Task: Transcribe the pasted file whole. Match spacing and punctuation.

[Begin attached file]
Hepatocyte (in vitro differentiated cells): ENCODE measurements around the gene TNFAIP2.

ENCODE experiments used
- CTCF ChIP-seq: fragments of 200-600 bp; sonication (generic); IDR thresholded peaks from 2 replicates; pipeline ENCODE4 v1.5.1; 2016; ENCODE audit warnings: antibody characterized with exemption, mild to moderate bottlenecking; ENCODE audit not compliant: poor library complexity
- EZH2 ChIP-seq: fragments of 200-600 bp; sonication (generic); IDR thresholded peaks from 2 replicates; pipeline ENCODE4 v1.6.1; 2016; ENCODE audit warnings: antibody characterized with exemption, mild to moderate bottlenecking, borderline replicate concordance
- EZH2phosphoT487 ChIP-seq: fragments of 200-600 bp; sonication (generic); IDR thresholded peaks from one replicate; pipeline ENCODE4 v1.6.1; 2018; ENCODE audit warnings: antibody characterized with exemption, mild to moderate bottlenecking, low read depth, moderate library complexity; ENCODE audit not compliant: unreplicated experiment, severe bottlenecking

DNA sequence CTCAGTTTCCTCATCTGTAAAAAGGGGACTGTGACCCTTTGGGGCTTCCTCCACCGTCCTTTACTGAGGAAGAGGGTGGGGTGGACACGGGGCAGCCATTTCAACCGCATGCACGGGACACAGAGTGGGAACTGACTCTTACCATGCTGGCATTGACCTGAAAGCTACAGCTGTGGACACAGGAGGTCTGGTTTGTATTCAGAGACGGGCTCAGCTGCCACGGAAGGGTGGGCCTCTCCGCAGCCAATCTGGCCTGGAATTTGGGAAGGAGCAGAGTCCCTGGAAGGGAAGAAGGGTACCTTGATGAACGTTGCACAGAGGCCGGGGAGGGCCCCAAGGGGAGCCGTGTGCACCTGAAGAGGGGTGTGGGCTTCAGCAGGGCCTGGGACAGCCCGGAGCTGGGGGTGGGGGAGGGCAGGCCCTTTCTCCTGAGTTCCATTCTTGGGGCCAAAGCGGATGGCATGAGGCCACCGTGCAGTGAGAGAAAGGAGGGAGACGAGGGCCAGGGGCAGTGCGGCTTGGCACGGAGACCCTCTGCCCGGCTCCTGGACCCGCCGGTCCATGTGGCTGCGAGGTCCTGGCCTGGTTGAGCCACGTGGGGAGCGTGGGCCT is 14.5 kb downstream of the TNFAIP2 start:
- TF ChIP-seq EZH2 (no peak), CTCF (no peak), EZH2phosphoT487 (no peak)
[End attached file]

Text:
Hepatocyte (in vitro differentiated cells): ENCODE measurements around the gene TNFAIP2.

ENCODE experiments used
- CTCF ChIP-seq: fragments of 200-600 bp; sonication (generic); IDR thresholded peaks from 2 replicates; pipeline ENCODE4 v1.5.1; 2016; ENCODE audit warnings: antibody characterized with exemption, mild to moderate bottlenecking; ENCODE audit not compliant: poor library complexity
- EZH2 ChIP-seq: fragments of 200-600 bp; sonication (generic); IDR thresholded peaks from 2 replicates; pipeline ENCODE4 v1.6.1; 2016; ENCODE audit warnings: antibody characterized with exemption, mild to moderate bottlenecking, borderline replicate concordance
- EZH2phosphoT487 ChIP-seq: fragments of 200-600 bp; sonication (generic); IDR thresholded peaks from one replicate; pipeline ENCODE4 v1.6.1; 2018; ENCODE audit warnings: antibody characterized with exemption, mild to moderate bottlenecking, low read depth, moderate library complexity; ENCODE audit not compliant: unreplicated experiment, severe bottlenecking

DNA sequence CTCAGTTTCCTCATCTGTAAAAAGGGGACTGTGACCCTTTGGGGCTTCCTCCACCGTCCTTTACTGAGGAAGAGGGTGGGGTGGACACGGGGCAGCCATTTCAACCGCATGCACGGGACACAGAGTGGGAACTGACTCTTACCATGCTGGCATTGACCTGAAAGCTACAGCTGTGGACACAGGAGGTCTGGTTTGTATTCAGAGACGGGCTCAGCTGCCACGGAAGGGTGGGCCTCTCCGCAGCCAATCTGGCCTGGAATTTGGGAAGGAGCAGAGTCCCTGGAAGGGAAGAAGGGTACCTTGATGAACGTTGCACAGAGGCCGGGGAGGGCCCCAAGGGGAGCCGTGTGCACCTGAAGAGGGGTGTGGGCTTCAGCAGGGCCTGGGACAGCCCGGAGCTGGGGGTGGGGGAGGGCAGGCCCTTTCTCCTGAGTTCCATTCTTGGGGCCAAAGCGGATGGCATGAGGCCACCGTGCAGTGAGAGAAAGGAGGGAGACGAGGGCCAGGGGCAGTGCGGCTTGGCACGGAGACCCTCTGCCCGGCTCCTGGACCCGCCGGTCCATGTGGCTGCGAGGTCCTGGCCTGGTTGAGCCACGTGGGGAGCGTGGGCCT is 14.5 kb downstream of the TNFAIP2 start:
- TF ChIP-seq EZH2 (no peak), CTCF (no peak), EZH2phosphoT487 (no peak)